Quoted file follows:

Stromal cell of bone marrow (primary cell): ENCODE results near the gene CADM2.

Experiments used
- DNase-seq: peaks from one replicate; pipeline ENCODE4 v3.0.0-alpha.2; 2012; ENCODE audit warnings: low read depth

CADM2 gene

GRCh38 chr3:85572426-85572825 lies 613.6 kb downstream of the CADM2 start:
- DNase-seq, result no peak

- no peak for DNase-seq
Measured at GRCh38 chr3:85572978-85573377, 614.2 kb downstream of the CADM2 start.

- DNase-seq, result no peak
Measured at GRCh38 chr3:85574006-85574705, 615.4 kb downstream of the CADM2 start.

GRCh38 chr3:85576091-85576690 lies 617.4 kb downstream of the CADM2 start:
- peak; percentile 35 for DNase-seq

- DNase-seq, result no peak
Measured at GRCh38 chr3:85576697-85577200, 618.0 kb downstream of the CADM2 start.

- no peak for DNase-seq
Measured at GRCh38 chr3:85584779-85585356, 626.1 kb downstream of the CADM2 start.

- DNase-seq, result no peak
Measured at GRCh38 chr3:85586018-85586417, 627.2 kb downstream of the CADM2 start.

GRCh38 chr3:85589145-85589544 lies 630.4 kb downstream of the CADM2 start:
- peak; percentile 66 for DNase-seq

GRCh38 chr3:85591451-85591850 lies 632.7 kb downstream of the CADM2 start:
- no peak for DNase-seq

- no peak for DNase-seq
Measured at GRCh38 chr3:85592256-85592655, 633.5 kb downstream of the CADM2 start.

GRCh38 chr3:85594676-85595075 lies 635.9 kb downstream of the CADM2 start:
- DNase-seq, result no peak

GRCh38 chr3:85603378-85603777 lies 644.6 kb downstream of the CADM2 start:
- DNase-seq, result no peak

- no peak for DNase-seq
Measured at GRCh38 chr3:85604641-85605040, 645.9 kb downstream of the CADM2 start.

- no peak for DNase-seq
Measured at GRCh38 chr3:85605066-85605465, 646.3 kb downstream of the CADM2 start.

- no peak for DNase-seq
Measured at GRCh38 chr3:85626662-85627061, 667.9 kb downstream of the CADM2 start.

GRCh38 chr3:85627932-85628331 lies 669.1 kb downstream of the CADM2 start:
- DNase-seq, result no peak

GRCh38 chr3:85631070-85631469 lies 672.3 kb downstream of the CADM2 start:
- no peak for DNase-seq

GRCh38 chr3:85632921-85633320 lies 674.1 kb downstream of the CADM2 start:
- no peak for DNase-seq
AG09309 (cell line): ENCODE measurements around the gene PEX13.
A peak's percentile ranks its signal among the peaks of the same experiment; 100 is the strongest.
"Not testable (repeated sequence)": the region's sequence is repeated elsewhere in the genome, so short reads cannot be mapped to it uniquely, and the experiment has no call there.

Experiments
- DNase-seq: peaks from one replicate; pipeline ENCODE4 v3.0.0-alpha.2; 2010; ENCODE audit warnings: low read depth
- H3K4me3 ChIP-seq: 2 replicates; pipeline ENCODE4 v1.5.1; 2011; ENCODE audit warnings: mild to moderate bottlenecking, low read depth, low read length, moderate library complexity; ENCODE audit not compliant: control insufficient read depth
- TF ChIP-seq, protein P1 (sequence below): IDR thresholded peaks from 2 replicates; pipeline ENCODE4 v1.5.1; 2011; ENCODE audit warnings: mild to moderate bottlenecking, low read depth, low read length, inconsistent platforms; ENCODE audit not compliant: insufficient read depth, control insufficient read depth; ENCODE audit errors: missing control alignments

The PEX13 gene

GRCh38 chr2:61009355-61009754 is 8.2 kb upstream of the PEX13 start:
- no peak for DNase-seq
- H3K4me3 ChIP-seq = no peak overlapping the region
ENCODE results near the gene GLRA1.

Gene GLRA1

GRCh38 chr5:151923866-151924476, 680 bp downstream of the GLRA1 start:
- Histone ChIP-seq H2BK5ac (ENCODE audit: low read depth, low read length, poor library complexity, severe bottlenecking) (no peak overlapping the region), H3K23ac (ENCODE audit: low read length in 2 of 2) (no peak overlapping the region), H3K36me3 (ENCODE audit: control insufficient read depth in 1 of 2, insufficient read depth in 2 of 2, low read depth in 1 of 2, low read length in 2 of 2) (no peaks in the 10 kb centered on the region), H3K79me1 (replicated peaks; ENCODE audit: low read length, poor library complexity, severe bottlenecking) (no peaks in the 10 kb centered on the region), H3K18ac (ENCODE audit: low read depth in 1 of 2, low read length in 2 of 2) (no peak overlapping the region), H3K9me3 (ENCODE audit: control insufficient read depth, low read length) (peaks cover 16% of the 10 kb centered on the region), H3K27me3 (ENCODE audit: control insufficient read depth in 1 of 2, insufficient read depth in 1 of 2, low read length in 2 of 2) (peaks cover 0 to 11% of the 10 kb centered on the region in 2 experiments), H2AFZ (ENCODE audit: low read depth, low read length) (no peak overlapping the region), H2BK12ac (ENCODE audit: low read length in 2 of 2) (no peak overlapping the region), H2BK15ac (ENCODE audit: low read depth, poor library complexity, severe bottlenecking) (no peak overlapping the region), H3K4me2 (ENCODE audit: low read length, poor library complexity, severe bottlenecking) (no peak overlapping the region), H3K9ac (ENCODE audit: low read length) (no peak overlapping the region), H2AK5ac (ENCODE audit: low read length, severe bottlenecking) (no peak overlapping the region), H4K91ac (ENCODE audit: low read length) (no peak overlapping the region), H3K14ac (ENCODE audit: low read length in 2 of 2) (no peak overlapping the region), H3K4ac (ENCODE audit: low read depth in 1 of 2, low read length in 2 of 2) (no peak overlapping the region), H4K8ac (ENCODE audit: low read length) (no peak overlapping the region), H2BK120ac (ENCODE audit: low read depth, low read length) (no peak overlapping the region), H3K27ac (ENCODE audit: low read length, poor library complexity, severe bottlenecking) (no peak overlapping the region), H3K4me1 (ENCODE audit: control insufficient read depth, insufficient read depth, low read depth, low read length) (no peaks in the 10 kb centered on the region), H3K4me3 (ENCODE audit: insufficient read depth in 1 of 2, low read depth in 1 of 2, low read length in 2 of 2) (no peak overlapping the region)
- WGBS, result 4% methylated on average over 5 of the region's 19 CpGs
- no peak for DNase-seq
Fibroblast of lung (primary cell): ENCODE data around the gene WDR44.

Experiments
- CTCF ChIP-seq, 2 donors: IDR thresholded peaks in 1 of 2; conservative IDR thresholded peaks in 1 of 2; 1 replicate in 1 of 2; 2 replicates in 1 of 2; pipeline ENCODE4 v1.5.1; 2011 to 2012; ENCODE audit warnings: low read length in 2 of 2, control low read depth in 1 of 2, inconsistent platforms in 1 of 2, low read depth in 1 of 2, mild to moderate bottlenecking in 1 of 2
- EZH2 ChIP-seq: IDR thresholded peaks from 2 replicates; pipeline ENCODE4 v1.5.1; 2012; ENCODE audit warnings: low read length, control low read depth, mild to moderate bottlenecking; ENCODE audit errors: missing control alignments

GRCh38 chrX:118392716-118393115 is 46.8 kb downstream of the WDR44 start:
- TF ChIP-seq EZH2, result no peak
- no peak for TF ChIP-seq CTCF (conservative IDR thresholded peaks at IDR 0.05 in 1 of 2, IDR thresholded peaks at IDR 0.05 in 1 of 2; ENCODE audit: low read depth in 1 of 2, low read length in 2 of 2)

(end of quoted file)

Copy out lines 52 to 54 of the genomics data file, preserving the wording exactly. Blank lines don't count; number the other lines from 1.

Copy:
ENCODE results near the gene GLRA1.

Gene GLRA1

GRCh38 chr5:151923866-151924476, 680 bp downstream of the GLRA1 start: